Reciprocity in Nigeria : United States relations (1)
THE concept of reciprocity is very important in the discussion/study of international diplomacy. Nearly everybody agrees that it is a good idea that every nation should embrace. Well, in practice, one is confronted by the reality that ideals aside, certain concepts in international relations or international law are simply not observed or respected by many state actors, in fact many issues such as sovereign equality of nations, territorial integrity, and independence including reciprocity in international relations are not seriously observed or complied with by certain set of sovereign actors. To be precise, while small and weak nations insist on compliance to these principles, powerful nations violate them with impunity and nonchalance. For some students of international relations – the Realists – this is not surprising because international politics at its practical level is governed by a far more different principle and rules of engagement. Since ancient times, the central feature of these rules and principle is that the strong nations take what they want and the weak ones surrender what they must. It is power and expediency that determines the destiny of nations. Thus, the rise of modern nation states compelled some political theorists to recognise the imperative of power in politics in general and in international politics in particular. Consequently, there has been continuing debate over the correct definition of power. But suffice it to say that power exists, and makes a difference in every serious contest in life. It can be as abstract as time, but as real as a firing squad when the need to use it arises.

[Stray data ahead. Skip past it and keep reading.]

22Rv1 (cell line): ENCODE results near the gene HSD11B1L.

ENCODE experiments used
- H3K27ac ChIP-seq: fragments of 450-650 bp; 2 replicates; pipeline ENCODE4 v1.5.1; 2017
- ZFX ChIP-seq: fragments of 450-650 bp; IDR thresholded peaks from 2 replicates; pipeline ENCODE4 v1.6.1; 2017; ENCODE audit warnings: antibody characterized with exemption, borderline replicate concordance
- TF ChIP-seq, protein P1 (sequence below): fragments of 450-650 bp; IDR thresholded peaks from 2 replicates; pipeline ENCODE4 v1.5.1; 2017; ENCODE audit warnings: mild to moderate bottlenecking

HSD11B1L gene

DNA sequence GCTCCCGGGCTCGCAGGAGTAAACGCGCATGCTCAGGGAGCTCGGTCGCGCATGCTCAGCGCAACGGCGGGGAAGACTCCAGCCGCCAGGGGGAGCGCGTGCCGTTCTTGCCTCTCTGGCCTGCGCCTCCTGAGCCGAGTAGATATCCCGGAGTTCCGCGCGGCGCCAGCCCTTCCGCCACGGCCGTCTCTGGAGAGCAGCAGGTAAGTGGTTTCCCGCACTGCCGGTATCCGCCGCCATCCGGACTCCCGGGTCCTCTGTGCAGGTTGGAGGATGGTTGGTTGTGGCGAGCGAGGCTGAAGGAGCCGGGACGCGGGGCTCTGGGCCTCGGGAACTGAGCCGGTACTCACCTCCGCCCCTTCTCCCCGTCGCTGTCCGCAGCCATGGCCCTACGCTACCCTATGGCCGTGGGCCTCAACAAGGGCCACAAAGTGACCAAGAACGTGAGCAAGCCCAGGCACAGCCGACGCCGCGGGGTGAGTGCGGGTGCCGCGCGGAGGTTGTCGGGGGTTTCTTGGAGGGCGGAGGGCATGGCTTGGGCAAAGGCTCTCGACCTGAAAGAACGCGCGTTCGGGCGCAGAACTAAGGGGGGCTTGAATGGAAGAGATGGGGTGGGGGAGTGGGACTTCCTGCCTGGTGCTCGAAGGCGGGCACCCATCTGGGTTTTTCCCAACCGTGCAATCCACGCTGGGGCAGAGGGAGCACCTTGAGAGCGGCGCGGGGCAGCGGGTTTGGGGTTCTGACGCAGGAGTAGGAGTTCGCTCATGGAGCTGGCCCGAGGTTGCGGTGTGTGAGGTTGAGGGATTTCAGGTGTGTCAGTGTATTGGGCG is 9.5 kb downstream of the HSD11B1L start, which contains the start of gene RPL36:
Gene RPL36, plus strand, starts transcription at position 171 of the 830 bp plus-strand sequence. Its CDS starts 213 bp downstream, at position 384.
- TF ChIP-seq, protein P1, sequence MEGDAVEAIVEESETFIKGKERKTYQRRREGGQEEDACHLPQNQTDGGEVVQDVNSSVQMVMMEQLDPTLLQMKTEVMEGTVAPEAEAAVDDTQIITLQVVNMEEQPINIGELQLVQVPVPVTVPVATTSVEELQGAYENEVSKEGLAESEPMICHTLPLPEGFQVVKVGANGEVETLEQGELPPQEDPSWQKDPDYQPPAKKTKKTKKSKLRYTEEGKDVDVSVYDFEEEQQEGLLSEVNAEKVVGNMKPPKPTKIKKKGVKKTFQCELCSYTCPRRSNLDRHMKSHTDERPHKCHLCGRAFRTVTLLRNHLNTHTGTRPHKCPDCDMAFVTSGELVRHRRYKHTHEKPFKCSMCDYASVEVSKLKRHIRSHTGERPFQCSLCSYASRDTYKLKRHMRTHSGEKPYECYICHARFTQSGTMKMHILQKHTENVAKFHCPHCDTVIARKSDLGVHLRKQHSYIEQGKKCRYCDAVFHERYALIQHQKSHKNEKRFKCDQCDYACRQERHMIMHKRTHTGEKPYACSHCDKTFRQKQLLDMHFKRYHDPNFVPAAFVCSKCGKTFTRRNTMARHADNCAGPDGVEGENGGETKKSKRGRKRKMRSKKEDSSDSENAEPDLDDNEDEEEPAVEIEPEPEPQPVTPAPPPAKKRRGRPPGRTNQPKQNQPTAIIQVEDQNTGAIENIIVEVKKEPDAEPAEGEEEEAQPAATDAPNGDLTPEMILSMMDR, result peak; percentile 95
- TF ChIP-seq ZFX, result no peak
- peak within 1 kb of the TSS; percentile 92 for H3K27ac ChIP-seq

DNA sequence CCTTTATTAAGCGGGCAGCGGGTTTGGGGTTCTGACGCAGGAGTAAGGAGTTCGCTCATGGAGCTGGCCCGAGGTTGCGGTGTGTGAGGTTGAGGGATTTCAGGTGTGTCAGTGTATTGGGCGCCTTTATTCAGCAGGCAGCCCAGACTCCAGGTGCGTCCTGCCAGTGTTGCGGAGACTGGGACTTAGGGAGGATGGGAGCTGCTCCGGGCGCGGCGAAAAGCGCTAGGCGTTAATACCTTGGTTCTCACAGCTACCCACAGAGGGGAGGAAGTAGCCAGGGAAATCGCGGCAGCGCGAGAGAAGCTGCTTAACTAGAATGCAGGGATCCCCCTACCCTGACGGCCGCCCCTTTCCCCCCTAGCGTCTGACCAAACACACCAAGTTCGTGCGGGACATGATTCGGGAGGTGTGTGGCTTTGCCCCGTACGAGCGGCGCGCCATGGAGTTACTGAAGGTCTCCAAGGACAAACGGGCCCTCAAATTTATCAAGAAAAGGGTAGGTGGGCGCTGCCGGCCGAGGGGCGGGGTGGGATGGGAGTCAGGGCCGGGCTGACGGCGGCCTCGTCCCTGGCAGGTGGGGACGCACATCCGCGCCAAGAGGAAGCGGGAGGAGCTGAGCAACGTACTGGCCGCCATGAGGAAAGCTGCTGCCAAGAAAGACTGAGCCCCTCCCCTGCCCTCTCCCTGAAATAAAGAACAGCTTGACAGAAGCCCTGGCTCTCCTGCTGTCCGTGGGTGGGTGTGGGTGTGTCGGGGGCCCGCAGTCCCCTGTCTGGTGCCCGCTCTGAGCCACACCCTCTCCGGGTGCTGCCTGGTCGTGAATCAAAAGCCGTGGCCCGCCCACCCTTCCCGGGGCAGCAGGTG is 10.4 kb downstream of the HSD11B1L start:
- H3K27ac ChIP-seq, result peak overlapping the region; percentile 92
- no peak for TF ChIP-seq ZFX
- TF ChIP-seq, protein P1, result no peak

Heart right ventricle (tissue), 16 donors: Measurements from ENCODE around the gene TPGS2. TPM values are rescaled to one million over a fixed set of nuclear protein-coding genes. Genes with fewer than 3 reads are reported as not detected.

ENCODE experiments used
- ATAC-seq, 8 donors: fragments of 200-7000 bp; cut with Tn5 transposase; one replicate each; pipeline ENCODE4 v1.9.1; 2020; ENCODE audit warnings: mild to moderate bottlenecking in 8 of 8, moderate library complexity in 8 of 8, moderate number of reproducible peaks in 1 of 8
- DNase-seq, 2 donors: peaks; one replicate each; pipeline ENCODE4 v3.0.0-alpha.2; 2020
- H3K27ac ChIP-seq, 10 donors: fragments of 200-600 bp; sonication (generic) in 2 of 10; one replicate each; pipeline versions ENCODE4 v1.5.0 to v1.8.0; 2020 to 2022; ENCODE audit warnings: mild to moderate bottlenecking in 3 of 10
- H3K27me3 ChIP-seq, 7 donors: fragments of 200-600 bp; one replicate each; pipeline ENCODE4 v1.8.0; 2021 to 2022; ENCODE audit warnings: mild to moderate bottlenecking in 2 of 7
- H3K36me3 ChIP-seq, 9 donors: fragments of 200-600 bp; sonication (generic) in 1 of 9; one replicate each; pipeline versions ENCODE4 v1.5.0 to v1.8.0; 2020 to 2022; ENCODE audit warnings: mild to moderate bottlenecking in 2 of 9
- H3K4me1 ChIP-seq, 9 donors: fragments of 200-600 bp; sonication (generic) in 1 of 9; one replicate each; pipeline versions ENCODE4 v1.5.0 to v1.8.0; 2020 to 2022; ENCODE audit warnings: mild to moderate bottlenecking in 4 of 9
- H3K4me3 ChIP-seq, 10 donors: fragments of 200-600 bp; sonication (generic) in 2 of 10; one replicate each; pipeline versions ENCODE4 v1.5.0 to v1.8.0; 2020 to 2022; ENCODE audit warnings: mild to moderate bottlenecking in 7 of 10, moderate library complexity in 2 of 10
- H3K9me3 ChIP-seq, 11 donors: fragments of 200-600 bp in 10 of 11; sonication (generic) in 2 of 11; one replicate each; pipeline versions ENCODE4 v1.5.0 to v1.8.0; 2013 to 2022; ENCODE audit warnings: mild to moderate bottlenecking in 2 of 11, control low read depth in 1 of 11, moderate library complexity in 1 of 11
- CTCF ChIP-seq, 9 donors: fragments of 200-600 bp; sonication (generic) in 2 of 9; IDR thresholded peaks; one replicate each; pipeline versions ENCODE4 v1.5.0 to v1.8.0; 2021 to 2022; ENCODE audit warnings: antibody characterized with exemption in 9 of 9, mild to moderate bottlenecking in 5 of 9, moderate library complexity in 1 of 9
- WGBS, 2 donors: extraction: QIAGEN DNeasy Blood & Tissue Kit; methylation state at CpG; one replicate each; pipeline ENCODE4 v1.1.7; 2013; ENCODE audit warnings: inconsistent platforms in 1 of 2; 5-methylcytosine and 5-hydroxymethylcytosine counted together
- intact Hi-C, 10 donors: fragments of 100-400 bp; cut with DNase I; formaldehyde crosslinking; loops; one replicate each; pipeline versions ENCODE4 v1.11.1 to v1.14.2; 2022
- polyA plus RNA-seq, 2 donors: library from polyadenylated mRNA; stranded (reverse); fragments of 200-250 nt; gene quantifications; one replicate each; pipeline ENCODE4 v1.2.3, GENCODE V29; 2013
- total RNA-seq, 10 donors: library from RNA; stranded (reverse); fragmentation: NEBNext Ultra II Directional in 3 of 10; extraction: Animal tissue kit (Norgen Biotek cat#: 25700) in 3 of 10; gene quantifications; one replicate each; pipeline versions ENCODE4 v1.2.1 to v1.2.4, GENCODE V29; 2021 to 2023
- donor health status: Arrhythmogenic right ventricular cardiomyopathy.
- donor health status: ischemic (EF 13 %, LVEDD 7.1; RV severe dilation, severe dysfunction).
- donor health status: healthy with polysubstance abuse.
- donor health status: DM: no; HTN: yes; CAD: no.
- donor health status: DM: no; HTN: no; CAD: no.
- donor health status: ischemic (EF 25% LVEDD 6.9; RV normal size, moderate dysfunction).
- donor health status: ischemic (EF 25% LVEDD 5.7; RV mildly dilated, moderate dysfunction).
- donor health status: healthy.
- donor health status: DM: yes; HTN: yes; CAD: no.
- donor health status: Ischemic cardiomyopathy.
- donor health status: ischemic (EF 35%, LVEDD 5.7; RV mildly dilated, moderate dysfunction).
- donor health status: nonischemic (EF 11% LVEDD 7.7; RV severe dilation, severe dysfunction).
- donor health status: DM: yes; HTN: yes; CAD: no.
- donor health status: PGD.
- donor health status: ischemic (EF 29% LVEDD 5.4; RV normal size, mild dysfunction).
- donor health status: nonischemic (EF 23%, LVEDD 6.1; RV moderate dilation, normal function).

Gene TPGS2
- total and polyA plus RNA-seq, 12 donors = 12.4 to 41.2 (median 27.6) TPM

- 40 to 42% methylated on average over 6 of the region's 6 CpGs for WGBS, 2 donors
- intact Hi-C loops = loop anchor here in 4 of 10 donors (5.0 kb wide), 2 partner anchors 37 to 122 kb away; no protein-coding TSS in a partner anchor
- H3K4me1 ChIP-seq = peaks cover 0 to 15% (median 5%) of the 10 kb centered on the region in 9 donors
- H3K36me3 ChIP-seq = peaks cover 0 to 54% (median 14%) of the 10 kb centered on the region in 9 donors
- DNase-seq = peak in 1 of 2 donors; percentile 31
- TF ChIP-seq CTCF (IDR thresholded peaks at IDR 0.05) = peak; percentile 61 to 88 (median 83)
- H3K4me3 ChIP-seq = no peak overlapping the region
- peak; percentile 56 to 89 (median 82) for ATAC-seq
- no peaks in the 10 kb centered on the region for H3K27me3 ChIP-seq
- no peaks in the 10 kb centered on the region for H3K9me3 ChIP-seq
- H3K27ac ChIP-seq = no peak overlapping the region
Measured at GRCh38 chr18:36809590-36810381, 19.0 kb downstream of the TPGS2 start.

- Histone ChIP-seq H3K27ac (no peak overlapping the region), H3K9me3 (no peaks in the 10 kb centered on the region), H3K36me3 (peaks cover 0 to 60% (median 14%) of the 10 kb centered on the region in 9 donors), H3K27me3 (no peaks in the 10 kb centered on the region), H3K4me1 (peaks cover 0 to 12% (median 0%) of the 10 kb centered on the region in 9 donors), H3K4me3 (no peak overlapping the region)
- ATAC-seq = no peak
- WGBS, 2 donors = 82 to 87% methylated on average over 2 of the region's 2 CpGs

Indeed, international politics or international relations as a discipline is a game played predominantly by sovereign independent nations in their struggle for power and dominance of the international system.
Consequently, international politics deals precisely with the goals and demands states make on one another and on the international system itself. These demands are reflected in the foreign policy objectives of the respective sovereign state actors. Among the well-articulated national goals are national security. In fact, the primary goal of most governments in the state system is security. Which always includes safeguards against indirect, long run and contingent threats to a way of life as well as territory.
The other national goals or national interests or objectives which states pursue are economic or prosperity, prestige or honour, and peace. Basically, states seek ways to gain and expand these goals, and utilise other elements of international relations such as the game nations play on one another in pursuit of these various interests.
International politics is a serious business, and dangerous business. It involves the test of wills and favours the fittest.
Indeed, certain observations that highlight power in international politics; and emphasise the dilemma of Reciprocity principle are: